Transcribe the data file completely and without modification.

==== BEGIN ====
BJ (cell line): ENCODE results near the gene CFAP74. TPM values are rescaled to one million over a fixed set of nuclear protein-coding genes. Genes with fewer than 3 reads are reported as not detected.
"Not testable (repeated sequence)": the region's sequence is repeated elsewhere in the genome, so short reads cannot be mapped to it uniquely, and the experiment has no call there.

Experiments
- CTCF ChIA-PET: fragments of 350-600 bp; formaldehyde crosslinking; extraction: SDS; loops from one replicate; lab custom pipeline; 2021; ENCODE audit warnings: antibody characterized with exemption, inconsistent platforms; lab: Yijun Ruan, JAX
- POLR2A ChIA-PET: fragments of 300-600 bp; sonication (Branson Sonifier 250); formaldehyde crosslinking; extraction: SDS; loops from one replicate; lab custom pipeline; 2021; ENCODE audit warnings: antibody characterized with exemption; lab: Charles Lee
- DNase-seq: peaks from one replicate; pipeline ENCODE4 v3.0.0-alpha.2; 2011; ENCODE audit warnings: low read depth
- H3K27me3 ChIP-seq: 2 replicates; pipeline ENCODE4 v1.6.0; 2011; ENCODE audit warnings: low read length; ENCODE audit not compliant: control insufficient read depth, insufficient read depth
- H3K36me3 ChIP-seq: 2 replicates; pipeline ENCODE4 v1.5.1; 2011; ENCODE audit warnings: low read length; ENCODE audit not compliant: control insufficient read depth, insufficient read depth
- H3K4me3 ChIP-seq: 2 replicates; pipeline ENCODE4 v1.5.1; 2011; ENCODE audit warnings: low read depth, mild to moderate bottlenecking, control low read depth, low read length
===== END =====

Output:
BJ (cell line): ENCODE results near the gene CFAP74. TPM values are rescaled to one million over a fixed set of nuclear protein-coding genes. Genes with fewer than 3 reads are reported as not detected.
"Not testable (repeated sequence)": the region's sequence is repeated elsewhere in the genome, so short reads cannot be mapped to it uniquely, and the experiment has no call there.

Experiments
- CTCF ChIA-PET: fragments of 350-600 bp; formaldehyde crosslinking; extraction: SDS; loops from one replicate; lab custom pipeline; 2021; ENCODE audit warnings: antibody characterized with exemption, inconsistent platforms; lab: Yijun Ruan, JAX
- POLR2A ChIA-PET: fragments of 300-600 bp; sonication (Branson Sonifier 250); formaldehyde crosslinking; extraction: SDS; loops from one replicate; lab custom pipeline; 2021; ENCODE audit warnings: antibody characterized with exemption; lab: Charles Lee
- DNase-seq: peaks from one replicate; pipeline ENCODE4 v3.0.0-alpha.2; 2011; ENCODE audit warnings: low read depth
- H3K27me3 ChIP-seq: 2 replicates; pipeline ENCODE4 v1.6.0; 2011; ENCODE audit warnings: low read length; ENCODE audit not compliant: control insufficient read depth, insufficient read depth
- H3K36me3 ChIP-seq: 2 replicates; pipeline ENCODE4 v1.5.1; 2011; ENCODE audit warnings: low read length; ENCODE audit not compliant: control insufficient read depth, insufficient read depth
- H3K4me3 ChIP-seq: 2 replicates; pipeline ENCODE4 v1.5.1; 2011; ENCODE audit warnings: low read depth, mild to moderate bottlenecking, control low read depth, low read length